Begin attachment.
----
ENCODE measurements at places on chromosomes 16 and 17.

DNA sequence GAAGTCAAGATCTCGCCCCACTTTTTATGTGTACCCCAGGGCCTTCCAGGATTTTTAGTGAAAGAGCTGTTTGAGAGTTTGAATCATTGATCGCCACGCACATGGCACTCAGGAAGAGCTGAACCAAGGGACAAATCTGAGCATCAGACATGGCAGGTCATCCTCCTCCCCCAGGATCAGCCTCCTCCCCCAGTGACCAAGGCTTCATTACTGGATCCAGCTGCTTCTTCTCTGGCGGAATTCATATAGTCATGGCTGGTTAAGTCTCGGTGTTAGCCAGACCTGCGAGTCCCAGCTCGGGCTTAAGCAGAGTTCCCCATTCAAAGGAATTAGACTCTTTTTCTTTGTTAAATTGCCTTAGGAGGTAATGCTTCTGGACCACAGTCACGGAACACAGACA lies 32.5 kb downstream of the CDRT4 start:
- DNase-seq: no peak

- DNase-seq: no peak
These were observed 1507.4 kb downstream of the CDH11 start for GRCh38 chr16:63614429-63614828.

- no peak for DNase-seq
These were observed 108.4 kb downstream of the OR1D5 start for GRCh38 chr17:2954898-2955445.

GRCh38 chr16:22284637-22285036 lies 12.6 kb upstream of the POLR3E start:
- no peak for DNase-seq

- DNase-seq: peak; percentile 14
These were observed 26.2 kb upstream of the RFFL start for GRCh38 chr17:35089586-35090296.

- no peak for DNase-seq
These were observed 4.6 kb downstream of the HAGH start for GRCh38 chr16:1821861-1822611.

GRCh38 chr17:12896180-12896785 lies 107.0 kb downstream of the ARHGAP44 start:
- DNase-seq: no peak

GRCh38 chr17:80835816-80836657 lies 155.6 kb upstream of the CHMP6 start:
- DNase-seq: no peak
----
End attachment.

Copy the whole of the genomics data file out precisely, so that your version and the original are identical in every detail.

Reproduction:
ENCODE measurements at places on chromosomes 16 and 17.

DNA sequence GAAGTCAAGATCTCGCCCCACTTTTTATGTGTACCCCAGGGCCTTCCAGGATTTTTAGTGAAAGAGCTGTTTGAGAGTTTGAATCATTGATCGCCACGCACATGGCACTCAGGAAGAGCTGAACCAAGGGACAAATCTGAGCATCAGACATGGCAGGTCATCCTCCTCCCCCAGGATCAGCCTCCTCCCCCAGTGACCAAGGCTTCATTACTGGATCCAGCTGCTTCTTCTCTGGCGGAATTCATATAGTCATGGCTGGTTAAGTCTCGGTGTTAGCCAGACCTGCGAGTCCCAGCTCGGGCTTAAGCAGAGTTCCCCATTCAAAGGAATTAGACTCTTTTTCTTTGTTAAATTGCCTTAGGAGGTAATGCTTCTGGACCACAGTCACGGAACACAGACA lies 32.5 kb downstream of the CDRT4 start:
- DNase-seq: no peak

- DNase-seq: no peak
These were observed 1507.4 kb downstream of the CDH11 start for GRCh38 chr16:63614429-63614828.

- no peak for DNase-seq
These were observed 108.4 kb downstream of the OR1D5 start for GRCh38 chr17:2954898-2955445.

GRCh38 chr16:22284637-22285036 lies 12.6 kb upstream of the POLR3E start:
- no peak for DNase-seq

- DNase-seq: peak; percentile 14
These were observed 26.2 kb upstream of the RFFL start for GRCh38 chr17:35089586-35090296.

- no peak for DNase-seq
These were observed 4.6 kb downstream of the HAGH start for GRCh38 chr16:1821861-1822611.

GRCh38 chr17:12896180-12896785 lies 107.0 kb downstream of the ARHGAP44 start:
- DNase-seq: no peak

GRCh38 chr17:80835816-80836657 lies 155.6 kb upstream of the CHMP6 start:
- DNase-seq: no peak